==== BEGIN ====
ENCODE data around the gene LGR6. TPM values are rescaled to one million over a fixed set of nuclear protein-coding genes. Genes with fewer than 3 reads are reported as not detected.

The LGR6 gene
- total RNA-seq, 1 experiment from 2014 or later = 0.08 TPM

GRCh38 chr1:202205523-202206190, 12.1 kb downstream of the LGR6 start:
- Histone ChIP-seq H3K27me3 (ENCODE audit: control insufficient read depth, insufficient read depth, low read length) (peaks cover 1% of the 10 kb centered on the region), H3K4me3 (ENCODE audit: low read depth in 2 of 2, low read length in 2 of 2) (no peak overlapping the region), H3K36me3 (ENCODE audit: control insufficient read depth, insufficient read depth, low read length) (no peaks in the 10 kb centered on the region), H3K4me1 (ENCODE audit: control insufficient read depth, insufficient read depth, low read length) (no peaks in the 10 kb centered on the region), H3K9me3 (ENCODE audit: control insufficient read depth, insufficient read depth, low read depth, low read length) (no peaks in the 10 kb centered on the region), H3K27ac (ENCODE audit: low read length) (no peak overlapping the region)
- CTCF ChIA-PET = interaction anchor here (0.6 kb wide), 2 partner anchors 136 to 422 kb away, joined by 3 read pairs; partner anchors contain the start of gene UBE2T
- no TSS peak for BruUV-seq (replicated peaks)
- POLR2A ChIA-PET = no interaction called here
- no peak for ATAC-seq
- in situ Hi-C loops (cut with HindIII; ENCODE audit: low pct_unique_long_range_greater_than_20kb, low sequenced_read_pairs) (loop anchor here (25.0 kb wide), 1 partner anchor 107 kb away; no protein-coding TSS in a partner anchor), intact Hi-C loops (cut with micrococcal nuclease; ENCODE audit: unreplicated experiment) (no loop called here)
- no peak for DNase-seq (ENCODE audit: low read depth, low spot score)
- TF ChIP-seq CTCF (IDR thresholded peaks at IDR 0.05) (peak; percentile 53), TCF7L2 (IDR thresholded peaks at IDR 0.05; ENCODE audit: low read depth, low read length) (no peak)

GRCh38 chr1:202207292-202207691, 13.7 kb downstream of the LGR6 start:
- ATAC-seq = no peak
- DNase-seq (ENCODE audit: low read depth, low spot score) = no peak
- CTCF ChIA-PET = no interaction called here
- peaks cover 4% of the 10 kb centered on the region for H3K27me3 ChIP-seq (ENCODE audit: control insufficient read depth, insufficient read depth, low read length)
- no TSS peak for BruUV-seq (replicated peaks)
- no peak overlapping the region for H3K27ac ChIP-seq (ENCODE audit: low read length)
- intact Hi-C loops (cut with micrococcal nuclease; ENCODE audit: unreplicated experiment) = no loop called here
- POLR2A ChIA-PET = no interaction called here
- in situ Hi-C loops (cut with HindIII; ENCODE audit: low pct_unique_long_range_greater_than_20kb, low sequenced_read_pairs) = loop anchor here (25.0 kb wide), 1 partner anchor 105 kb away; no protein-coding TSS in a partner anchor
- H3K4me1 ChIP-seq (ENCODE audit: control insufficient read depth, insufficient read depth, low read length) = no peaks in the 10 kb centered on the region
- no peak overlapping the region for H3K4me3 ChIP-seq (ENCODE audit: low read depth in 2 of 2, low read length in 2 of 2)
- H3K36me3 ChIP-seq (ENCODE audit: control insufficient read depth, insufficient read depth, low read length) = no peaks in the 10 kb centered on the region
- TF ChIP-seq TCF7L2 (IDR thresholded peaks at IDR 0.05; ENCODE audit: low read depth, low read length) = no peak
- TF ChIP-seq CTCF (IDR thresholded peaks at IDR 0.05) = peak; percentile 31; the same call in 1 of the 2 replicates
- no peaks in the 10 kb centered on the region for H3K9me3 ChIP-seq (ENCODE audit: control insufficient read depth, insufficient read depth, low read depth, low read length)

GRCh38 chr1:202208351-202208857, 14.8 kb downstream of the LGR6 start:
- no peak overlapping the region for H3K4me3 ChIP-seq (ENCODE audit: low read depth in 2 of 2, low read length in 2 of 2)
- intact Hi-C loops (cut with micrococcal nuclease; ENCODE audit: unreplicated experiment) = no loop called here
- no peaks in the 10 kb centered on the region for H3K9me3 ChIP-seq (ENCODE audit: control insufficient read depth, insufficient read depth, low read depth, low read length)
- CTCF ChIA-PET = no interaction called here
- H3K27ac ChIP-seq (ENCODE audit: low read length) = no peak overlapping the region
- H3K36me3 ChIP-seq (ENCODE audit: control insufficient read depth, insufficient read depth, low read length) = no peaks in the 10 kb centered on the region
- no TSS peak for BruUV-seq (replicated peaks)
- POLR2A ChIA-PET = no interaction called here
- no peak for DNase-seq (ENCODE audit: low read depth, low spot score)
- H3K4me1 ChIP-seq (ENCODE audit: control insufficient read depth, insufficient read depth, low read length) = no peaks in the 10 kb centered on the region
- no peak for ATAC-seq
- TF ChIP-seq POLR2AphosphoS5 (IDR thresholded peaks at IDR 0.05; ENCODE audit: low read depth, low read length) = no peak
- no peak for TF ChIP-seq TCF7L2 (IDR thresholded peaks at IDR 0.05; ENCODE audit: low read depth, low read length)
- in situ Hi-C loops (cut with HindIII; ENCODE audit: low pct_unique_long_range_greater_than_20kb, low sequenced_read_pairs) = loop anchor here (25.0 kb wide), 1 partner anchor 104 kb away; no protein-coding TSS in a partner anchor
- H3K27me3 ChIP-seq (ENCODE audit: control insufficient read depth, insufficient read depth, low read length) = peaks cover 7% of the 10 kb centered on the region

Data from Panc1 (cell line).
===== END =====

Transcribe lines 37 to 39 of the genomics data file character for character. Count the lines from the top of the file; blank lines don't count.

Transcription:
- POLR2A ChIA-PET = no interaction called here
- no peak for DNase-seq (ENCODE audit: low read depth, low spot score)
- H3K4me1 ChIP-seq (ENCODE audit: control insufficient read depth, insufficient read depth, low read length) = no peaks in the 10 kb centered on the region